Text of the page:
The head of the US Air Force's Air Combat Command (ACC) has qualified to fly the Lockheed Martin F-22 Raptor.
Gen Mike Hostage started training to fly the stealthy fifth-generation fighter in solidarity with the Raptor pilots under his command. F-22 pilots have been experiencing a series of hypoxia-like physiological incidents which have yet to be explained.
"I'm asking these airmen to assume some risk that exceeds the norm in day-to-day training, and I have to be willing to do it myself and experience firsthand what they do," Hostage says.
According to the USAF, Hostage completed the initial F-22 transition course at the Raptor formal training unit (FTU) at the 43rd Fighter Squadron at Tyndall AFB, Florida, on 27 June. Once he returns to Joint Base Langley-Eustis in Virginia, Hostage will undergo additional training in the Raptor, the USAF says.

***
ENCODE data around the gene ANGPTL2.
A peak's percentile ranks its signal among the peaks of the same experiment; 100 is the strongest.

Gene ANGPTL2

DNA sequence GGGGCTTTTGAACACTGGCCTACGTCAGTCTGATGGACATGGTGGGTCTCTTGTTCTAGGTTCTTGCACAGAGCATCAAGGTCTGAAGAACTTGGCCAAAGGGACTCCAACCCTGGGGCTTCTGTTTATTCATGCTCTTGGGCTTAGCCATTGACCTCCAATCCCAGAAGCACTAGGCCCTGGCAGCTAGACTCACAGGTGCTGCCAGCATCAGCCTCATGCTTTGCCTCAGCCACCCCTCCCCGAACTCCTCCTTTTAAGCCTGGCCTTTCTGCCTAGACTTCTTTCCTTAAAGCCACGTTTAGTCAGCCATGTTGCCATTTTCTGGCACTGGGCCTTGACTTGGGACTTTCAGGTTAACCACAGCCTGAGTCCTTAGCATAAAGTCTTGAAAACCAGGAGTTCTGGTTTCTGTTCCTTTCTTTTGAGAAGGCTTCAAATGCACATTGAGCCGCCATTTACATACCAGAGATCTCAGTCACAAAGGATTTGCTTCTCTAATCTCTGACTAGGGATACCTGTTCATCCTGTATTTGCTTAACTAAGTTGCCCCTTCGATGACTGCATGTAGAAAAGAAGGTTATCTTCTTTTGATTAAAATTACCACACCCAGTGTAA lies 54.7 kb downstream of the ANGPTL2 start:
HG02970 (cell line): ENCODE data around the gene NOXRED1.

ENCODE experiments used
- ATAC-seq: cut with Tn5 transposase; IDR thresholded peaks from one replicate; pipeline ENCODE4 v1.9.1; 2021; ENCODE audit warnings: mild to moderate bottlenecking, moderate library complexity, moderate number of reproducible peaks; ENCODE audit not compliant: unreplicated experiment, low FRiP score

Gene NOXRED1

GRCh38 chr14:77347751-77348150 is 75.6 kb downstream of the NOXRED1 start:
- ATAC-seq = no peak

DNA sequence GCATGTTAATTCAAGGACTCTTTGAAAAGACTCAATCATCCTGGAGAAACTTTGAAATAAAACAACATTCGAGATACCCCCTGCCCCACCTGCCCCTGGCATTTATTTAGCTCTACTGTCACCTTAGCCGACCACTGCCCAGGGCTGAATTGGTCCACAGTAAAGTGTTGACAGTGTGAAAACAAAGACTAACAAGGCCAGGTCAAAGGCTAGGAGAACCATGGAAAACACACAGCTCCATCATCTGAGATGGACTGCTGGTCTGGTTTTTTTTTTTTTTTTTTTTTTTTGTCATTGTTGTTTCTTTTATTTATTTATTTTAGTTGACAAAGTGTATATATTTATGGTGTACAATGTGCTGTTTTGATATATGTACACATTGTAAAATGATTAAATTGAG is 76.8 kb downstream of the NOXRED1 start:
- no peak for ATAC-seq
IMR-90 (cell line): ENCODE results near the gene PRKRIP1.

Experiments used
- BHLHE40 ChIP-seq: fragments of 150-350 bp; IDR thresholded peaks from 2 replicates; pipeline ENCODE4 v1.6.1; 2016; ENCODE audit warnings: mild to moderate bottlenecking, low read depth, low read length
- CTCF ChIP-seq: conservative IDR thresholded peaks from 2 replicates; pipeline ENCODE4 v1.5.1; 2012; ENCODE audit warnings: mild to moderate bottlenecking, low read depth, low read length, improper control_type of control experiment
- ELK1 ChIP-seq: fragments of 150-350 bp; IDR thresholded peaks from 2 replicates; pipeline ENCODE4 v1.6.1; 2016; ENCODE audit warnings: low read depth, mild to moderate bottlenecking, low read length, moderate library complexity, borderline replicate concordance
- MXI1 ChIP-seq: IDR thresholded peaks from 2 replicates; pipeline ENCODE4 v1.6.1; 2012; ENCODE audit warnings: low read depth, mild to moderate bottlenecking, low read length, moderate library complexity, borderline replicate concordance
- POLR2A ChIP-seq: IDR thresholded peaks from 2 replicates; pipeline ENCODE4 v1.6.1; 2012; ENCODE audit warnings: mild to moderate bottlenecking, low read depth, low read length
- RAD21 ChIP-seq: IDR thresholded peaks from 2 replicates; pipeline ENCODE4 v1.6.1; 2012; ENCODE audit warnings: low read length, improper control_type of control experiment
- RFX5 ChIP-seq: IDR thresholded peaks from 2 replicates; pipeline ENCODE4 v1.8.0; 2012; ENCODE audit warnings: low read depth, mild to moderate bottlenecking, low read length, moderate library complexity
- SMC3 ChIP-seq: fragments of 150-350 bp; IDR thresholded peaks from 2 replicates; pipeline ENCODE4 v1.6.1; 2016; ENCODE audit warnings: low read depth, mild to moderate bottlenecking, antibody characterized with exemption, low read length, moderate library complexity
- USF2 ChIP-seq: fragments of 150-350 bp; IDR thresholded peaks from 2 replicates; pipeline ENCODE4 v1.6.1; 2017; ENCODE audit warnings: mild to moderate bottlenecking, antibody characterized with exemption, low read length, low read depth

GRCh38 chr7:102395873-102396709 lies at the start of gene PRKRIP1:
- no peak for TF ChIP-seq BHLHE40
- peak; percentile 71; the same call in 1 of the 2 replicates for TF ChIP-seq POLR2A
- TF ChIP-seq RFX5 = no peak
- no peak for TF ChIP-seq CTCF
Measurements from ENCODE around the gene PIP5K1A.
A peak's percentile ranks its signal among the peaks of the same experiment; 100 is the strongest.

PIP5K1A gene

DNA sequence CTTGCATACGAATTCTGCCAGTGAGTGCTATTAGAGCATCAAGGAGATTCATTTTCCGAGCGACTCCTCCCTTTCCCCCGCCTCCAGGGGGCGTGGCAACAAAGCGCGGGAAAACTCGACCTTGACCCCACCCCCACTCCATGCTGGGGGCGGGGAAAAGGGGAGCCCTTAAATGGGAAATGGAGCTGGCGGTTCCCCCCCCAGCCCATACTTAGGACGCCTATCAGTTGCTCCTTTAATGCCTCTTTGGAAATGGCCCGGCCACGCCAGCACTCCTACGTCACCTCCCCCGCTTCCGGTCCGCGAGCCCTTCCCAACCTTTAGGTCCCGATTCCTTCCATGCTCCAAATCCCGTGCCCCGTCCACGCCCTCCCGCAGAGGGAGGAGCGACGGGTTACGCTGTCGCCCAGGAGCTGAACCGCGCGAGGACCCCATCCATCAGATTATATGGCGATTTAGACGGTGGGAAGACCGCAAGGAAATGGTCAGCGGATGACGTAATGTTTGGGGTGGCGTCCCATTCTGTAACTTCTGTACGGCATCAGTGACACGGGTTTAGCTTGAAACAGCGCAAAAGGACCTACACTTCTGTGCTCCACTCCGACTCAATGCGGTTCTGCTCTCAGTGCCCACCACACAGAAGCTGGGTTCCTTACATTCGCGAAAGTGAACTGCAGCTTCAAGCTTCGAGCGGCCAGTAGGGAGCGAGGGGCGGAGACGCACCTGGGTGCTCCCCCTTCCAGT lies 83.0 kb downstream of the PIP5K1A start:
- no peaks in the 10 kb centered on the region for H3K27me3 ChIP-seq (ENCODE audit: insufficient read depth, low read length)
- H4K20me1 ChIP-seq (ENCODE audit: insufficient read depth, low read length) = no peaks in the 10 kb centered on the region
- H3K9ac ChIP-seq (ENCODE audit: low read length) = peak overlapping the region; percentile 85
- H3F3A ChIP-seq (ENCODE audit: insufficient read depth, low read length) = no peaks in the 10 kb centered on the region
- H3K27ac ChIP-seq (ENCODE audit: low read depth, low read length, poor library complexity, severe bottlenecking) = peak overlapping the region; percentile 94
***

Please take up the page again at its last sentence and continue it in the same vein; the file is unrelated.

Normally, pilots undergo basic aircraft qualification at an FTU before being assigned to an operation squadron. Once at an operational unit, a pilot has to undertake mission qualification training in order to be certified to go to war as a wingman.
However, because of the unusual circumstances under which Hostage ended up flying the Raptor, the general will be operating with a number of F-22 squadrons throughout the USAF.
Four-star general officers very seldom fly operationally with line units.